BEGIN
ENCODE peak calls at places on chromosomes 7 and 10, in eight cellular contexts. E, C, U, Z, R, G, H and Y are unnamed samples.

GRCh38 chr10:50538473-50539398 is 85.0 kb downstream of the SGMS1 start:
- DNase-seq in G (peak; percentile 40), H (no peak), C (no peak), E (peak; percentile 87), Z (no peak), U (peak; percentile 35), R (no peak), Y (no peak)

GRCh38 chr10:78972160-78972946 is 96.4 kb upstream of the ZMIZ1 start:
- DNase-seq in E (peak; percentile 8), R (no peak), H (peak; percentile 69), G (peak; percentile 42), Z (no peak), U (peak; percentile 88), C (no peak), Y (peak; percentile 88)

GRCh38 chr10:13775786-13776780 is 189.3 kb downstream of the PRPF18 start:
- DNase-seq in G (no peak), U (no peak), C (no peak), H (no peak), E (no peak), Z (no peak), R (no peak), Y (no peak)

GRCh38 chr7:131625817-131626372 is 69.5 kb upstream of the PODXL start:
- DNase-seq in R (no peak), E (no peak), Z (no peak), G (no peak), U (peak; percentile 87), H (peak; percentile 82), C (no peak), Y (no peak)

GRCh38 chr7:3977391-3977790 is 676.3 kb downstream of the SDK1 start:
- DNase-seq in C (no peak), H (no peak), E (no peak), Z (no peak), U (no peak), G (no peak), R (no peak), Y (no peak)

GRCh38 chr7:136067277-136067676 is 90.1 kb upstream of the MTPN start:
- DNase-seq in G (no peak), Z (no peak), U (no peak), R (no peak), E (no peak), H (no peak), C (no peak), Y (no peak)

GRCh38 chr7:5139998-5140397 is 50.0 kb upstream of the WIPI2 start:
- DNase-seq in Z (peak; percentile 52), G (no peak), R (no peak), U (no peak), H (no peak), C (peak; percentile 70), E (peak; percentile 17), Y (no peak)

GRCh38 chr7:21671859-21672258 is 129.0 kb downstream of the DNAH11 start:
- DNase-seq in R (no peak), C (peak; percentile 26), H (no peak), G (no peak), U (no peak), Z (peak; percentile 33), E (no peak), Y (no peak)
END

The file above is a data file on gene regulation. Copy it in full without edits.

ENCODE peak calls at places on chromosomes 7 and 10, in eight cellular contexts. E, C, U, Z, R, G, H and Y are unnamed samples.

GRCh38 chr10:50538473-50539398 is 85.0 kb downstream of the SGMS1 start:
- DNase-seq in G (peak; percentile 40), H (no peak), C (no peak), E (peak; percentile 87), Z (no peak), U (peak; percentile 35), R (no peak), Y (no peak)

GRCh38 chr10:78972160-78972946 is 96.4 kb upstream of the ZMIZ1 start:
- DNase-seq in E (peak; percentile 8), R (no peak), H (peak; percentile 69), G (peak; percentile 42), Z (no peak), U (peak; percentile 88), C (no peak), Y (peak; percentile 88)

GRCh38 chr10:13775786-13776780 is 189.3 kb downstream of the PRPF18 start:
- DNase-seq in G (no peak), U (no peak), C (no peak), H (no peak), E (no peak), Z (no peak), R (no peak), Y (no peak)

GRCh38 chr7:131625817-131626372 is 69.5 kb upstream of the PODXL start:
- DNase-seq in R (no peak), E (no peak), Z (no peak), G (no peak), U (peak; percentile 87), H (peak; percentile 82), C (no peak), Y (no peak)

GRCh38 chr7:3977391-3977790 is 676.3 kb downstream of the SDK1 start:
- DNase-seq in C (no peak), H (no peak), E (no peak), Z (no peak), U (no peak), G (no peak), R (no peak), Y (no peak)

GRCh38 chr7:136067277-136067676 is 90.1 kb upstream of the MTPN start:
- DNase-seq in G (no peak), Z (no peak), U (no peak), R (no peak), E (no peak), H (no peak), C (no peak), Y (no peak)

GRCh38 chr7:5139998-5140397 is 50.0 kb upstream of the WIPI2 start:
- DNase-seq in Z (peak; percentile 52), G (no peak), R (no peak), U (no peak), H (no peak), C (peak; percentile 70), E (peak; percentile 17), Y (no peak)

GRCh38 chr7:21671859-21672258 is 129.0 kb downstream of the DNAH11 start:
- DNase-seq in R (no peak), C (peak; percentile 26), H (no peak), G (no peak), U (no peak), Z (peak; percentile 33), E (no peak), Y (no peak)